Institute of Mechanical Engineers
Since 2010/11, about 500,000 new apprenticeships were started each year, linked to strong support from Government. Yet the percentage of female engineers remains stubbornly low. To provide more insight into the characteristics of women who do choose engineering apprenticeships, in 2017 the Institution of Mechanical Engineers and Gatsby Charitable Foundation commissioned the research agency ICM Unlimited to undertake a survey of current and newly qualified female and male engineering apprentices and undergraduates, as well as non-engineering apprentices.
Notably, both female engineering apprentices and female engineering undergraduates often settled on engineering relatively late, compared with their male peers. This suggests that females are less likely than males to be ‘hobbyists’ with a long-standing interest in engineering, but identify it as a suitable career route when considering their potential career destinations. Concerns that girls are being turned off engineering early in life have led to a significant focus on promotional initiatives targeting primary school and early secondary school. The authors argue that many more young women could be interested in becoming engineering apprentices but for them to be “converted” to engineering, there needs to be more support and encouragement later in their school careers.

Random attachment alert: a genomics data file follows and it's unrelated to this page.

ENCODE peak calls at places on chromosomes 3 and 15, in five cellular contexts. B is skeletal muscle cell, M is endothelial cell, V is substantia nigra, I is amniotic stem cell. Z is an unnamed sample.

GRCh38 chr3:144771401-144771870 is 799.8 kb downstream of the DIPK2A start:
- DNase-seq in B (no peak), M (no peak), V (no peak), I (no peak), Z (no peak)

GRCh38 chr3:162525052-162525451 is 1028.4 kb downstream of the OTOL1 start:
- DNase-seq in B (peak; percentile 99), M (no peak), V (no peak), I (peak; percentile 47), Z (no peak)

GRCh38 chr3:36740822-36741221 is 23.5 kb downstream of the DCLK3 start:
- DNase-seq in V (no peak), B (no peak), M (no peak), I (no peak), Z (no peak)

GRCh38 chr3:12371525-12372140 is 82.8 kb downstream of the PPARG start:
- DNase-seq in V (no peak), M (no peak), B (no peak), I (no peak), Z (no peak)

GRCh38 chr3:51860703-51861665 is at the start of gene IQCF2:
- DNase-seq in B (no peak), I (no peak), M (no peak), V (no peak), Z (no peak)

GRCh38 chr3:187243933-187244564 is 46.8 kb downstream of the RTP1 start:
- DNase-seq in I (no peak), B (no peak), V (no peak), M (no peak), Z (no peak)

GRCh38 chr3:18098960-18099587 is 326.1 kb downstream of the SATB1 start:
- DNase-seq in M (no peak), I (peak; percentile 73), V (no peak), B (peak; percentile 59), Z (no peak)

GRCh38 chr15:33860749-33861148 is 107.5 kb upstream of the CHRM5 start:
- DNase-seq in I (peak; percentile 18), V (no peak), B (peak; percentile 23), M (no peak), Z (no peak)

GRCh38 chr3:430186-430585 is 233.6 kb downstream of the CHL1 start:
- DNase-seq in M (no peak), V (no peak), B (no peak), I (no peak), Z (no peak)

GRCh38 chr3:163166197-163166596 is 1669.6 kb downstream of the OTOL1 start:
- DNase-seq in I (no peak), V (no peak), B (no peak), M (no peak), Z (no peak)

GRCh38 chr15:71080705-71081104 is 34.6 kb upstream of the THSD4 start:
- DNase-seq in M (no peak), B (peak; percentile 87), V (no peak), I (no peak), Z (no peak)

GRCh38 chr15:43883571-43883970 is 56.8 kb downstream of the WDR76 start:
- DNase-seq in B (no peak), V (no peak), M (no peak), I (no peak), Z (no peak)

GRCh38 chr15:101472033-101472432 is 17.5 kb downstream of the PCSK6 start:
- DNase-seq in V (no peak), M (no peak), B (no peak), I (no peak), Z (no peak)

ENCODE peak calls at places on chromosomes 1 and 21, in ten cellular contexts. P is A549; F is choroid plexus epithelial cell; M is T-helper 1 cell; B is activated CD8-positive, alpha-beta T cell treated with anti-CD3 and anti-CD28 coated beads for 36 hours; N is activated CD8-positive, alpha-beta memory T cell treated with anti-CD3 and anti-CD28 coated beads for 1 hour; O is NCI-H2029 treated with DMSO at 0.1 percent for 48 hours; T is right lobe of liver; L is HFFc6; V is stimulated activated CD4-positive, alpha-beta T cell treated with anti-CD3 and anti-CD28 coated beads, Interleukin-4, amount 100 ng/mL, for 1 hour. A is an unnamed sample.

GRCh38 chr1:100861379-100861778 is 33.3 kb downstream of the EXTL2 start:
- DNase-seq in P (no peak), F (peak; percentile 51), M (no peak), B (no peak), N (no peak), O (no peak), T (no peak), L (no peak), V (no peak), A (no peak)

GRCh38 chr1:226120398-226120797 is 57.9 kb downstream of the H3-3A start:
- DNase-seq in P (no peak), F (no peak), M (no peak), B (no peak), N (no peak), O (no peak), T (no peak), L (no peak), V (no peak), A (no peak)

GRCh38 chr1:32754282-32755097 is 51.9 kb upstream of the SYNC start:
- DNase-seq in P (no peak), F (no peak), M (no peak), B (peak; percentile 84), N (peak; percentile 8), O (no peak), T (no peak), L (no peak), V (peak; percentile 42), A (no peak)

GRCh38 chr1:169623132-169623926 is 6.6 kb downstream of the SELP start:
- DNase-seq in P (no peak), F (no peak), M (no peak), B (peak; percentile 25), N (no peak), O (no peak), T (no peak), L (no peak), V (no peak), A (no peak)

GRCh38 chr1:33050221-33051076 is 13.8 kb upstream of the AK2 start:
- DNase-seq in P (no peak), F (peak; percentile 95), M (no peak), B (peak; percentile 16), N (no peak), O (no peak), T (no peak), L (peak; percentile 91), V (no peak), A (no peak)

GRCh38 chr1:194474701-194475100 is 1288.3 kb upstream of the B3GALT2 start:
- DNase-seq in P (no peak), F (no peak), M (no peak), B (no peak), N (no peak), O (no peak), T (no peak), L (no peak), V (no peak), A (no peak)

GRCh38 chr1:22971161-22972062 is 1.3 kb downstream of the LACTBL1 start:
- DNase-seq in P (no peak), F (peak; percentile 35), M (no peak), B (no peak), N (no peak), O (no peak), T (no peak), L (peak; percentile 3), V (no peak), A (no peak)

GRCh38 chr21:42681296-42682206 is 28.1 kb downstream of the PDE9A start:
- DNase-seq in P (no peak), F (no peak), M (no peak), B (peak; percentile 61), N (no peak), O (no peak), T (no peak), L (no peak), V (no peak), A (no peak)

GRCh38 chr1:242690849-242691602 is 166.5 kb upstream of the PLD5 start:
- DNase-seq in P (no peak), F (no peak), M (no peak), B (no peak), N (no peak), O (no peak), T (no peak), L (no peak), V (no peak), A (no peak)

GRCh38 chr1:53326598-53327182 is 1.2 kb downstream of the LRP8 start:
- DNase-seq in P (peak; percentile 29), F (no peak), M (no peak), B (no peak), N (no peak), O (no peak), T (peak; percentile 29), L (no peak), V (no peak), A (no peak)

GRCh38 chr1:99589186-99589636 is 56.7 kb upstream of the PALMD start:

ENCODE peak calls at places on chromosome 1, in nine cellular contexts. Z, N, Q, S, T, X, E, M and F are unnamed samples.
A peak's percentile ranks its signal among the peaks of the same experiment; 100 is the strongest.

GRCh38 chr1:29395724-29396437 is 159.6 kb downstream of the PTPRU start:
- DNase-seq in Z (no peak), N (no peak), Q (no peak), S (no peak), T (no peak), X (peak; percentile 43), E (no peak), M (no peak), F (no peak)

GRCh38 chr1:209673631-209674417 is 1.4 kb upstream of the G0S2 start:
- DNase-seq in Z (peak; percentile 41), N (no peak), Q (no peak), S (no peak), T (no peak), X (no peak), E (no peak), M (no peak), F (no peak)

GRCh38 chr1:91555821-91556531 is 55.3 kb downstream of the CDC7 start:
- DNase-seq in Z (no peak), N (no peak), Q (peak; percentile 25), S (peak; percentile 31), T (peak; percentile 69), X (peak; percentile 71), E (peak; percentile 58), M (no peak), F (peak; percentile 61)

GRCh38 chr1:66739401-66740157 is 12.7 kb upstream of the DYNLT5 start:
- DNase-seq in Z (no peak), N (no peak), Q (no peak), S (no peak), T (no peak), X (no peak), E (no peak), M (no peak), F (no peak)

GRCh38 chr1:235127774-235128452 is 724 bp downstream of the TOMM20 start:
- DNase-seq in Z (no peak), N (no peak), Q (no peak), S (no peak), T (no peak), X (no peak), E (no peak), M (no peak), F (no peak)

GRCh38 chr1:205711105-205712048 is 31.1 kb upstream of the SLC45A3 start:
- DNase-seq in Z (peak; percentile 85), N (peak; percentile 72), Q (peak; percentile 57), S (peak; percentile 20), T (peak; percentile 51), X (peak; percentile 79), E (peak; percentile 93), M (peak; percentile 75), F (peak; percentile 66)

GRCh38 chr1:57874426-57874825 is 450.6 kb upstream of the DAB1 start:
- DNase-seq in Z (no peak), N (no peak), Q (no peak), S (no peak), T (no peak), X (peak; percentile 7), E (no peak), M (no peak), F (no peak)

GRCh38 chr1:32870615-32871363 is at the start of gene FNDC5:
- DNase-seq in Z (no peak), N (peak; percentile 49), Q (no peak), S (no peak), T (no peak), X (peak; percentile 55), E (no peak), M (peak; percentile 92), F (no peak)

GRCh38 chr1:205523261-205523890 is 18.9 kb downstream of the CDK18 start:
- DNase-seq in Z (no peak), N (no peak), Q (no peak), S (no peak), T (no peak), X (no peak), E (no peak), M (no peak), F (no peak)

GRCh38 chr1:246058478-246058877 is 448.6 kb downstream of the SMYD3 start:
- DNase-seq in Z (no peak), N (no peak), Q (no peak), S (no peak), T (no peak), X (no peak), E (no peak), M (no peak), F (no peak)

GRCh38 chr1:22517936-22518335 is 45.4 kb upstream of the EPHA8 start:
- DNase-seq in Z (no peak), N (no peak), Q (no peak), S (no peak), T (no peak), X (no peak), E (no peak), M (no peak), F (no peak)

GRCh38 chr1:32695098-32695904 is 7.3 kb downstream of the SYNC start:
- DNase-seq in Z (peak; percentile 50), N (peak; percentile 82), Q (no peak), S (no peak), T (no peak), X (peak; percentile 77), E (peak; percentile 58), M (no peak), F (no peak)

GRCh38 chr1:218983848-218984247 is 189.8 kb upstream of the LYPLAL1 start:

Download the survey findings here